Returning to FIG. 1, tube transporter 44 is preferably constructed in manner disclosed in the above-noted U.S. Pat. No. 4,857,260, the disclosure of which is expressly incorporated herein by reference. Thus, the transporter periodically picks up each cladding tube 12 as presented at the feed table lower edge and transports it successively from station to station. The transporter comprises a plurality of parallel, spaced conveyor chains 50 which are commonly driven in synchronous, indexing movement along respective closed loop paths. Each conveyor chain carries a plurality of correspondingly spaced grooved rollers 52 such as to provide a succession of equally spaced straight line tube supports transverse to the direction of the their indexing movements. To minimize scratching of the tube surfaces, these rollers are preferably formed of plastic. The uniform spacing between adjacent rollers 52 on each conveyor chain 50 is equal to the separation between the various operating stations to which each cladding tube is successively presented. Thus, each time the conveyor chains 50 index one position under the control of process controller 26, each tube, as supported in the roller grooves, is moved a distance equal to the spacing between the adjacent rollers and therefore from one station to the next. Each roller 52 is free to rotate about its axis which is aligned parallel to the direction of tube transport, thereby facilitating endwise or axial movement of the tubes into and out of the various operating stations. The number of conveyor chains utilized depends in part upon the degree of intermittent support needed to maintain the tubes in a substantially straight configuration with minimal sagging between rollers. Sensors (not shown) stationed at each index position signal process controller 26 that the tubes are properly supported by the transporter and are in proper positions for reciprocation into and out of the various operating stations.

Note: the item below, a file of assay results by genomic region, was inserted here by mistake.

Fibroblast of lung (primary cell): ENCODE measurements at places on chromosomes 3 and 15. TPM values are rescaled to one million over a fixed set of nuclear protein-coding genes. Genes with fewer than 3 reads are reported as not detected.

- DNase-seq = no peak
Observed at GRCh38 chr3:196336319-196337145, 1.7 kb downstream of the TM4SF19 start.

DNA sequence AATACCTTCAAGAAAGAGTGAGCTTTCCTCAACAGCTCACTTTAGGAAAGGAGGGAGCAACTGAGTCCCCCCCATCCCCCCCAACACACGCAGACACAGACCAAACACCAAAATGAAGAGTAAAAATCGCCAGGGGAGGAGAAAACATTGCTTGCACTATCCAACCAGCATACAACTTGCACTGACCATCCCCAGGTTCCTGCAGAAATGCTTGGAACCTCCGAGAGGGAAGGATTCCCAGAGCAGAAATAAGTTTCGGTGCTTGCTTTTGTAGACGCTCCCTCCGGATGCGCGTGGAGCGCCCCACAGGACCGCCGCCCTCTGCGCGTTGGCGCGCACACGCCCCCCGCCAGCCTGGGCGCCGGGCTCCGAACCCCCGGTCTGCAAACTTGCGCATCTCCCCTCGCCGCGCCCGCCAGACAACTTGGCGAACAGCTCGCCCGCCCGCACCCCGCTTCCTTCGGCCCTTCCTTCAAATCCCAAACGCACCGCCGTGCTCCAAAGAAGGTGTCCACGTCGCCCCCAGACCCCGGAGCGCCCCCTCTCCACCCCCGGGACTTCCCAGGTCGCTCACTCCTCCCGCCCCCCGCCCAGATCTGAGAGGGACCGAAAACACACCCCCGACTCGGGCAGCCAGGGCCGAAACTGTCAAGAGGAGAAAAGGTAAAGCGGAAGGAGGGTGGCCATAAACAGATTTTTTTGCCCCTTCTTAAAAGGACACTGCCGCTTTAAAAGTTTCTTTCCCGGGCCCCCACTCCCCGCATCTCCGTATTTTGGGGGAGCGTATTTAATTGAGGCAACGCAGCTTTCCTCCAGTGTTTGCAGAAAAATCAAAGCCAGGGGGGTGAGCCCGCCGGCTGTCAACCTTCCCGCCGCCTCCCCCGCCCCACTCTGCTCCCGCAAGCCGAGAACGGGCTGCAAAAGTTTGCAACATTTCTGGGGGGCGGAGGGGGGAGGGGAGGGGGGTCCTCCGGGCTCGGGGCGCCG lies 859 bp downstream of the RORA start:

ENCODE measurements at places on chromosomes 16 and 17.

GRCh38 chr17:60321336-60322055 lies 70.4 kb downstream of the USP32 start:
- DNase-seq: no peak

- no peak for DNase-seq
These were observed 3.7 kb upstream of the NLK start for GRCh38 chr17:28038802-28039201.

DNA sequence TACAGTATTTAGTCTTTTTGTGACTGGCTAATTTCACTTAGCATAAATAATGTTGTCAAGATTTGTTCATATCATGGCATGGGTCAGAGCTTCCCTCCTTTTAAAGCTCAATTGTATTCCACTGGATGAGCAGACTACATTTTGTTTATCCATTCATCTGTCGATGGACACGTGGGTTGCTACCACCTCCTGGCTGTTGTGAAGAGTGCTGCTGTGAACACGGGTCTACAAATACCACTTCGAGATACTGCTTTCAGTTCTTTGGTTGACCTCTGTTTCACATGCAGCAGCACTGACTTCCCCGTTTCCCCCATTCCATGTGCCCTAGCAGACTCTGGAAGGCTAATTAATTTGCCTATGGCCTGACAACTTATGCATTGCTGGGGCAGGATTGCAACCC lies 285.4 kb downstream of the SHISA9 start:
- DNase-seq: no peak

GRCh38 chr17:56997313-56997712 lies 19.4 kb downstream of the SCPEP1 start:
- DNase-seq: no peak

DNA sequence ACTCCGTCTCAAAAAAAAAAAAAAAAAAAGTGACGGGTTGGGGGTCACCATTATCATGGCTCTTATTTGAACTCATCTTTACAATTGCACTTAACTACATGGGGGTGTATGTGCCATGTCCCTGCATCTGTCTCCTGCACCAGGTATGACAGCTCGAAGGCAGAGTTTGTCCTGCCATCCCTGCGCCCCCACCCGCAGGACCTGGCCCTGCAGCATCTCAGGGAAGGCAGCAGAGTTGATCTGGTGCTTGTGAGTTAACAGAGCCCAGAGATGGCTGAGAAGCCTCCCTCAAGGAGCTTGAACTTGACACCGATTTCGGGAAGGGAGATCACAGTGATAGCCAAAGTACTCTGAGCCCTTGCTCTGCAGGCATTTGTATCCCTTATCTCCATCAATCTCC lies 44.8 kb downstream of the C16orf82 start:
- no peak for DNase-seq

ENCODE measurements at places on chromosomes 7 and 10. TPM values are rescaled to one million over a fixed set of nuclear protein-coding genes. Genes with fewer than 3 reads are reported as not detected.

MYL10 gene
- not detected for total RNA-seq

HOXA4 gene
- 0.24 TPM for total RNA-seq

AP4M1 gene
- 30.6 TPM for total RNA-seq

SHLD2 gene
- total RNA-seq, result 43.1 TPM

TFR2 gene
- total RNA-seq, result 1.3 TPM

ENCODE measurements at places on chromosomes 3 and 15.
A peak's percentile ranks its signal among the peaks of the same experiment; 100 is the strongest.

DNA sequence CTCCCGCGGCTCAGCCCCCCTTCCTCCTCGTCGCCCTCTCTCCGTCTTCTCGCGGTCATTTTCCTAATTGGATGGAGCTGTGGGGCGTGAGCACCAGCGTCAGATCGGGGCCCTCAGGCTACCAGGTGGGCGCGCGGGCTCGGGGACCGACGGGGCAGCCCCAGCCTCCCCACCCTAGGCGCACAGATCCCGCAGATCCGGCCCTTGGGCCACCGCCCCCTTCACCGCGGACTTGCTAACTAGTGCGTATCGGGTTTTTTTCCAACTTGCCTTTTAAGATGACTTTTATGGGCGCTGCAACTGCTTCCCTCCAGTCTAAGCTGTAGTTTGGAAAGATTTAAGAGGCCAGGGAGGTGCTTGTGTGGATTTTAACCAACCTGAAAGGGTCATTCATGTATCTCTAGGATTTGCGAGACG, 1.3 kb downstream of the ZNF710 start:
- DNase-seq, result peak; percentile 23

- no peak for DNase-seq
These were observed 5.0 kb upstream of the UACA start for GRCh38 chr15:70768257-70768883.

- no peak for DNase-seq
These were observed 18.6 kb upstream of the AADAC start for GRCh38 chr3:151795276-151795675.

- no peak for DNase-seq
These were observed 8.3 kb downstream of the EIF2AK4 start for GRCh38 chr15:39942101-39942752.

Transporter 44 also includes a plurality of pinch wheel drives 60 operating to reciprocate the cladding tubes axially into and out of the various stations seen in FIG. 1. As disclosed in U.S. Pat. No. 4,857,260, the pinch wheel drives are positioned above the tube transporter at various index positions aligned with those operating stations into which tubes are to be reciprocated and include pinch wheels which move into driving engagements with the tubes thereat to concurrently propel the tubes into and out of their axially aligned operating stations.